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Cabbage-Beer Soup

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Cabbage-Beer Soup

When I was in Prague more than 15 years ago, I had a soup made of cabbage and beer that has haunted me ever since. Of course, it helped that there was plenty of country-style sausage in it to add to the flavor.

Several times I’ve attempted to recreate its rustic beauty. Most of the time I used pilsner, which originated in the Czech Republic, with cabbage in various forms, including sauerkraut.

I thought of that soup recently when a friend gave me a ham bone with plenty of meat on it. So, I used what I had on hand in a pantry to whip up the simplest version I’ve made yet. It wasn’t  quite what I had all those years ago, but it was perhaps the closest version I’ve made yet.

I really was limited with what I had on hand, which did not include the onion I thought I had picked up at the market. Don’t you hate it when you think you have something like an onion in your pantry and can’t find it? Still, here is a simple yet flavorful soup that filled the house with the sweet smell of cooked cabbage and the wheat in the beer. Serve this with a thick slab of sourdough rye covered with a bit of butter.

Cabbage-Beer Soup

1 medium onion, minced (optional)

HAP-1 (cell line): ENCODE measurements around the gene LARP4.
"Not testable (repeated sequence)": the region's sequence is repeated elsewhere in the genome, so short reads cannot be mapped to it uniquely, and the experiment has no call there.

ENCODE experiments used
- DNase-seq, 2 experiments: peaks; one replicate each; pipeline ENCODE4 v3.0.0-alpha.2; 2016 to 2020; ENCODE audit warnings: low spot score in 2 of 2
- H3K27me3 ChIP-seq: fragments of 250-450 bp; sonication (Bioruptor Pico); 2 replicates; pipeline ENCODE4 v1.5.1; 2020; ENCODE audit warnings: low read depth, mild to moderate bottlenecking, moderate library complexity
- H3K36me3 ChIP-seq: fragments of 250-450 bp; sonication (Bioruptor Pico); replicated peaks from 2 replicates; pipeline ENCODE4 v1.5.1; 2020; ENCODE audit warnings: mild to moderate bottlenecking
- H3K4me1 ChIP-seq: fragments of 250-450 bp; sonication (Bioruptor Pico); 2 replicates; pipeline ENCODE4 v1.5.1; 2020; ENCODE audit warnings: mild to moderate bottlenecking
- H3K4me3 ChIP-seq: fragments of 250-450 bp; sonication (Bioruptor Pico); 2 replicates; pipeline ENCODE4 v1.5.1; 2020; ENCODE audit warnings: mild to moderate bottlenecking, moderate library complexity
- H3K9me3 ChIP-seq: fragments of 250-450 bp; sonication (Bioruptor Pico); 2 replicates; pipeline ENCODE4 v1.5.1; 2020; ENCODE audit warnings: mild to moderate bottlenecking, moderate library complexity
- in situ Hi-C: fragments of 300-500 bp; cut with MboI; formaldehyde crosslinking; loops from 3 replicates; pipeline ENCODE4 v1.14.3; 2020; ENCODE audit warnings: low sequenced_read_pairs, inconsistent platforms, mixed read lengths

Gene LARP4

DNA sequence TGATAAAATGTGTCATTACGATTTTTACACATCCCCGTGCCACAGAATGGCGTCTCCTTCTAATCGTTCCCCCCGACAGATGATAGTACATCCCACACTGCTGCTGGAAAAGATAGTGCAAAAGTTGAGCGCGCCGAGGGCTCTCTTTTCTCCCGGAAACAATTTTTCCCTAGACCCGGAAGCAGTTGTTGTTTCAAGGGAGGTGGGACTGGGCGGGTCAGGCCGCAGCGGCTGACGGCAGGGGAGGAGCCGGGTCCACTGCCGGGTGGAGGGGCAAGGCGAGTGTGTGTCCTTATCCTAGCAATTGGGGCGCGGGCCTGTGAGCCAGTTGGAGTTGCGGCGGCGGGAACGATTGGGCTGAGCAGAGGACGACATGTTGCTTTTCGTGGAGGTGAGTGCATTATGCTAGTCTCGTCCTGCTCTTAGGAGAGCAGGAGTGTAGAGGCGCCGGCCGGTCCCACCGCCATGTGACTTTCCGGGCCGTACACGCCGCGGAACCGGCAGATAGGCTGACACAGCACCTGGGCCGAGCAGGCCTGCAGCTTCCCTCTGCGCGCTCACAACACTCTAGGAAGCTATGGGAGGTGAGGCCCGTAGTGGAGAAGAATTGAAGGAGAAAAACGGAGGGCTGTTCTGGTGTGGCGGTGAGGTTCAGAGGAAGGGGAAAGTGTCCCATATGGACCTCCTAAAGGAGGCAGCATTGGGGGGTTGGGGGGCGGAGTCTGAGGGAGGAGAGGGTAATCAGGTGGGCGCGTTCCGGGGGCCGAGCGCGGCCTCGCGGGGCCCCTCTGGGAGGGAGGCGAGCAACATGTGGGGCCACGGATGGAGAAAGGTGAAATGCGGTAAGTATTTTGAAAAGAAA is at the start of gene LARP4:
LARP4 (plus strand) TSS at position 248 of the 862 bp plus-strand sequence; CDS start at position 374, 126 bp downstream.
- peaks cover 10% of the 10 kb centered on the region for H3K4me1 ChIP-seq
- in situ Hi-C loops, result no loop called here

Olive oil (optional)
1 ham bone
3-4 bottles Shiner Wild Hare Pale Ale or other pale ale, pilsner or IPA (see note)
1 head green cabbage, shredded
Cooked ham, diced, to taste
Water
Salt, to taste
Crushed red pepper or smoked paprika (optional)

Cabbage-Beer Soup

If using onion, soften it in a splash of olive oil in the bottom of a 1-gallon stockpan. When the onion is translucent,  add ham bone and beer and let simmer for about 20 minutes. Add cabbage and ham. Fill the pot to the desired level with water. Bring just to a boil and lower immediately to a simmer. In 30 minutes, taste to see if the soup needs any salt. (I also added a dash of crushed red pepper to give it a slight kick of heat.) Let cook for another hour. Remove bone and remove any meat still stuck to it. Separate the meat from the fat, and return the meat to the soup. Serve.

Note: Boiling the beer will cook out the alcohol, but the flavor will still be strong. The addition of water tempers the beer flavor somewhat, so use as much or as little as you like.

Makes up to 1 gallon soup.

From John Griffin

 

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